Sometimes I read one of my stories, maybe one that I wrote thirty years ago, and I think, Now I'd go and do it differently. Or I think I would just alter a phrase that seems to me a little too polished or too sharp or too smart-aleck or something. Or too ironic. Irony was so big then that it got under your skin and you sort of didn't recognize it.
A story is not like a road to follow it's more like a house. You go inside and stay there for a while, wandering back and forth and settling where you like and discovering how the room and corridors relate to each other, how the world outside is altered by being viewed from these windows. And you, the visitor, the reader, are altered as well by being in this enclosed space, whether it is ample and easy or full of crooked turns, or sparsely or opulently furnished. You can go back again and again, and the house, the story, always contains more than you saw the last time. It also has a sturdy sense of itself of being built out of its own necessity, not just to shelter or beguile you.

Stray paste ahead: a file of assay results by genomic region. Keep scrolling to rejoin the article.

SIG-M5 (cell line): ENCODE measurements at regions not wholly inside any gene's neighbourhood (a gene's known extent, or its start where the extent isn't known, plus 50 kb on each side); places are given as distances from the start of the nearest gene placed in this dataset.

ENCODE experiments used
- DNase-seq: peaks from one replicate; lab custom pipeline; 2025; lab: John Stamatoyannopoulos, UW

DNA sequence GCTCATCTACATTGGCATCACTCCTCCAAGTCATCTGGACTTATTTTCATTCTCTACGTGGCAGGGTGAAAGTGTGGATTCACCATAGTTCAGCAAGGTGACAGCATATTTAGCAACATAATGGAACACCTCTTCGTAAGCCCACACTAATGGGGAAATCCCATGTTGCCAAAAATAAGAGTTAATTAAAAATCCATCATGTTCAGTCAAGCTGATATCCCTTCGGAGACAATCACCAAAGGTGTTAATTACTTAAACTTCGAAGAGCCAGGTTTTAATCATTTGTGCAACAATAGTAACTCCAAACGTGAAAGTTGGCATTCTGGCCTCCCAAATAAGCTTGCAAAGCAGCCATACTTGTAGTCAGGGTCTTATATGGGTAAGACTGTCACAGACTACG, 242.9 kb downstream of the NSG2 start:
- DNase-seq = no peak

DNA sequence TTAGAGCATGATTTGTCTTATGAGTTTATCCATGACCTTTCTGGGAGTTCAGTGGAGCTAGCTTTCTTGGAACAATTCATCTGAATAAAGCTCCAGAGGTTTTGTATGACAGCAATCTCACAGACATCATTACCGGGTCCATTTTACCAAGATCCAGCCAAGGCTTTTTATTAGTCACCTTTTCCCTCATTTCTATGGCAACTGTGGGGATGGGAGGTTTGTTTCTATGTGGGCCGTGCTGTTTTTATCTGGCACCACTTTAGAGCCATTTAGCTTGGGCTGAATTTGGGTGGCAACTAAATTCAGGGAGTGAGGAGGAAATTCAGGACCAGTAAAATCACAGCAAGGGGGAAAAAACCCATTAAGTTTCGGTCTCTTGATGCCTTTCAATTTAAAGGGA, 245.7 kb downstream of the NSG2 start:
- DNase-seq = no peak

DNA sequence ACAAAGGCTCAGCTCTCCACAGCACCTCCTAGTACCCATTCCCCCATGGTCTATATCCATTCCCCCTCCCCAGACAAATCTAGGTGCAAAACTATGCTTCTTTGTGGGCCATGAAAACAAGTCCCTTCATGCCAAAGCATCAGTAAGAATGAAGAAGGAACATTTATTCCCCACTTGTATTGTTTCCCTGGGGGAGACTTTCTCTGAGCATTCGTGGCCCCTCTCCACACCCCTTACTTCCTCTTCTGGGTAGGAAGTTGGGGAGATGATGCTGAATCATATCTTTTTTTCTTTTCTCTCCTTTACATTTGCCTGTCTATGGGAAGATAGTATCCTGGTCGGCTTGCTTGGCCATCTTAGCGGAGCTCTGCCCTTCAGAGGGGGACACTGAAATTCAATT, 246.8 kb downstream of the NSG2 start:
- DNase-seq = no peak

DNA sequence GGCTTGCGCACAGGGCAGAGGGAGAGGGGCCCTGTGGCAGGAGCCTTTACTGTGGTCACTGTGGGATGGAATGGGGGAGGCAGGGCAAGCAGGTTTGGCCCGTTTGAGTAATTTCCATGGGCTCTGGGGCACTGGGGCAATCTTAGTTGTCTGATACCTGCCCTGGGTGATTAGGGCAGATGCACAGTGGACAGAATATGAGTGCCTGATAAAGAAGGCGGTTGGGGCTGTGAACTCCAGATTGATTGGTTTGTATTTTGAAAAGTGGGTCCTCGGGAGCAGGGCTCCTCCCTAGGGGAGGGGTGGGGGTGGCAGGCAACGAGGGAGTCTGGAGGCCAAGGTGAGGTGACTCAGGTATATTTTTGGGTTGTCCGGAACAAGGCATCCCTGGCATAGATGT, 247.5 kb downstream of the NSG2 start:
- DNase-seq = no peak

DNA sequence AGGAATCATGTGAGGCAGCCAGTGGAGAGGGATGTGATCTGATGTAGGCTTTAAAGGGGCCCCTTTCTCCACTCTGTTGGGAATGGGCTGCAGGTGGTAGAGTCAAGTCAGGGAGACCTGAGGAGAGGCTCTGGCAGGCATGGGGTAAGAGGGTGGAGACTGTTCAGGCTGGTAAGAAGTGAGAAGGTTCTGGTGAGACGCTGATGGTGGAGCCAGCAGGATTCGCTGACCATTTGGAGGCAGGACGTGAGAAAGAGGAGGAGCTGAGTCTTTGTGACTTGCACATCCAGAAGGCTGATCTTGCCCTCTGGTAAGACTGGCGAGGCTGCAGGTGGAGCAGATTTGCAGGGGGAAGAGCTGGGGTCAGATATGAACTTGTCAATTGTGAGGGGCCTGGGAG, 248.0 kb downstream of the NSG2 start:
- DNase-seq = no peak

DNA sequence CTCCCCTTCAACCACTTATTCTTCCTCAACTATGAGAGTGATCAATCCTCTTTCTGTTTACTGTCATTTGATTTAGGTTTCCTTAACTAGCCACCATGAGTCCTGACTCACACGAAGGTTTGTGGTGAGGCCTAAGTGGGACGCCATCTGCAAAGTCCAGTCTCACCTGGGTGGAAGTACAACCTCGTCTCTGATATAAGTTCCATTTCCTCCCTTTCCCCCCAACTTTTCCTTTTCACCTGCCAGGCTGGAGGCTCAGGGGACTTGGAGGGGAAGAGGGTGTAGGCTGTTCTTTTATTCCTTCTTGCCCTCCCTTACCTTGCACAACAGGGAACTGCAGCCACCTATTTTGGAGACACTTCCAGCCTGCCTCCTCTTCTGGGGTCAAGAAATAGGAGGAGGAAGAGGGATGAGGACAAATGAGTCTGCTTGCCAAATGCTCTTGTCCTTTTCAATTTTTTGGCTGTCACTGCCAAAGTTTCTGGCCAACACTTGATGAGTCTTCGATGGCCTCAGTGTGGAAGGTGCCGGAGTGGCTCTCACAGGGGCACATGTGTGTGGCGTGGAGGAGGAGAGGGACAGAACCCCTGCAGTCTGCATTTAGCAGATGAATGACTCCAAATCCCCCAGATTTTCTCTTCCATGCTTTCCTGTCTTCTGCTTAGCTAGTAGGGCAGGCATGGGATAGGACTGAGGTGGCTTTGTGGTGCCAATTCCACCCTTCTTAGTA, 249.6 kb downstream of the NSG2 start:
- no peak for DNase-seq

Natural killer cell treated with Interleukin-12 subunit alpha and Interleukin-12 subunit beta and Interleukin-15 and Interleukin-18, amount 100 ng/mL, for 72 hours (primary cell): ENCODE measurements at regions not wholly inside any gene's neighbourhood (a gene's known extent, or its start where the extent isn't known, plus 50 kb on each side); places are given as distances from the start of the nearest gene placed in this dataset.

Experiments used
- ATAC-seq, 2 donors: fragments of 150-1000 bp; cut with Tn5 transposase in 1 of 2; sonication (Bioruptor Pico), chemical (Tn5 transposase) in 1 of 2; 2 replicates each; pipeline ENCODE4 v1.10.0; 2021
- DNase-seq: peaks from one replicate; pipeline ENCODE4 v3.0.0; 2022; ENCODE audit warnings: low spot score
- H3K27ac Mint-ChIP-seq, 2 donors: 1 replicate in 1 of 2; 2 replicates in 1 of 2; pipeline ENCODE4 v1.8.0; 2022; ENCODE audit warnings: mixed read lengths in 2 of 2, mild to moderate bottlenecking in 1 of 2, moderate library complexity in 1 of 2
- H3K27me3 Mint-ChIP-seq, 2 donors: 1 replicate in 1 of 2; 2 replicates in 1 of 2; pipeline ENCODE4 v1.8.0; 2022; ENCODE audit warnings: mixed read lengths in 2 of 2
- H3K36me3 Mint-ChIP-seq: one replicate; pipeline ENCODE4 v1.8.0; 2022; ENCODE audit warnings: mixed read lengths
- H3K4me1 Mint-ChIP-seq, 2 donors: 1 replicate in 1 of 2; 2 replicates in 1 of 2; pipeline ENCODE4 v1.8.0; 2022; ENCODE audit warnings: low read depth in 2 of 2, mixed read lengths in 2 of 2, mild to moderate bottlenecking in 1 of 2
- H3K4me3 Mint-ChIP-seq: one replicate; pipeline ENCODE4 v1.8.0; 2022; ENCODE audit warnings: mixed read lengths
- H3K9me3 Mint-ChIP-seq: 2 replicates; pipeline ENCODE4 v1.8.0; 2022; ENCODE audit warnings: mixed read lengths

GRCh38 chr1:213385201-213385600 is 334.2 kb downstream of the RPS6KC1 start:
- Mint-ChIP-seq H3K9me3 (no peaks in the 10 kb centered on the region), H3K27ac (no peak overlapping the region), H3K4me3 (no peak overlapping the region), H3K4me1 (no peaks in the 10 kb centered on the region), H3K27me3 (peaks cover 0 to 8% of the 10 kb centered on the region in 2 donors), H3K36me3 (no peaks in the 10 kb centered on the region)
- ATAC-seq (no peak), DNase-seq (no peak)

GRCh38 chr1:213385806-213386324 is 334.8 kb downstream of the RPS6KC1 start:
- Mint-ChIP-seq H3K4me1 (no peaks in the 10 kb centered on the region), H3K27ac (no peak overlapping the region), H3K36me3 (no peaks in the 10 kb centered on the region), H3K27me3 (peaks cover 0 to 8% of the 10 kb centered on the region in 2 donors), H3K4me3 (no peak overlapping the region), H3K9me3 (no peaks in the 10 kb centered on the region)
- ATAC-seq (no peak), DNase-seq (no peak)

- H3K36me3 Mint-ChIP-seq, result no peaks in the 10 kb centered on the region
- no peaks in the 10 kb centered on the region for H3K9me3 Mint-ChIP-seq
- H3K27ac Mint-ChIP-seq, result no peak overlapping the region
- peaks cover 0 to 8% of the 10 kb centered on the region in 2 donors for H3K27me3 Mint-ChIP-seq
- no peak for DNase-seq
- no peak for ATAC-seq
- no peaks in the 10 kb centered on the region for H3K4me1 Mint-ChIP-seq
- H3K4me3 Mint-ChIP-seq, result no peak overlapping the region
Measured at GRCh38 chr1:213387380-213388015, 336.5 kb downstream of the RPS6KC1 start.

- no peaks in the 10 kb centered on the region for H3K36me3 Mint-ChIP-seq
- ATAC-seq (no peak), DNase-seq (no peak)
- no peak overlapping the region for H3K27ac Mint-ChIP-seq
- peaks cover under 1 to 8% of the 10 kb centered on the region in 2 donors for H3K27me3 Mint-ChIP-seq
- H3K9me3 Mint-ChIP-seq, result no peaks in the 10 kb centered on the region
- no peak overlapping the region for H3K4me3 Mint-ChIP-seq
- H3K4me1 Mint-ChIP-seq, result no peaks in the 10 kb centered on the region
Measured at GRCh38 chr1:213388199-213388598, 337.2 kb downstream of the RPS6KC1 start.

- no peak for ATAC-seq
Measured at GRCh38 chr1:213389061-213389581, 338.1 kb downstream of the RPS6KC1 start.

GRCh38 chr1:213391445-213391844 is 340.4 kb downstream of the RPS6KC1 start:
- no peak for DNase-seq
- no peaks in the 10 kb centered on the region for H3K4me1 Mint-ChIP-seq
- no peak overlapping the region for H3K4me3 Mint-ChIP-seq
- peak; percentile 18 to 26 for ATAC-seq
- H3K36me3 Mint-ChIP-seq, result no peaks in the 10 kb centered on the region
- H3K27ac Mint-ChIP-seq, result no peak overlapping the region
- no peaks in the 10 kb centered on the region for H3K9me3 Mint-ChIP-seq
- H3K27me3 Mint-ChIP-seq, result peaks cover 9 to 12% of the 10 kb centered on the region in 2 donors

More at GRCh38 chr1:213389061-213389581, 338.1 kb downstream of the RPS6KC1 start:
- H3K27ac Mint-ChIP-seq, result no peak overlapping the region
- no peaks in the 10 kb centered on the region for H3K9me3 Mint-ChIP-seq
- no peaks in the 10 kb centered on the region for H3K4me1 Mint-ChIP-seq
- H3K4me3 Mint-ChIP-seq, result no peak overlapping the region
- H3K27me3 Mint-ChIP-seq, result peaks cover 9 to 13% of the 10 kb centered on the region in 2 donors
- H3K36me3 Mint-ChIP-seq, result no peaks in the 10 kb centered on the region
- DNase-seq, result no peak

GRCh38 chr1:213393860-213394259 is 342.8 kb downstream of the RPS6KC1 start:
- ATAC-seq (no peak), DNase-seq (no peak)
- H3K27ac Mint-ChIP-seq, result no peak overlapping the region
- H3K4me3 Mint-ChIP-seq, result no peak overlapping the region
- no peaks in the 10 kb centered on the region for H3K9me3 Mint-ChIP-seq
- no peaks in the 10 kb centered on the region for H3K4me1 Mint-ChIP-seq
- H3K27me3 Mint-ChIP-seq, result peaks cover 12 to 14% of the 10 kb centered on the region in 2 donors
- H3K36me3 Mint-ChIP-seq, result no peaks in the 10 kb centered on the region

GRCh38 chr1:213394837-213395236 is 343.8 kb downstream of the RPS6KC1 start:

I used to feel for years and years and years that I was very remiss not to have written a novel and I would question people who wrote novels and try to find out how they did it and how they had got past page 30. Then, with the approach of old age, I began to just think: Well, lucky I can do anything at all.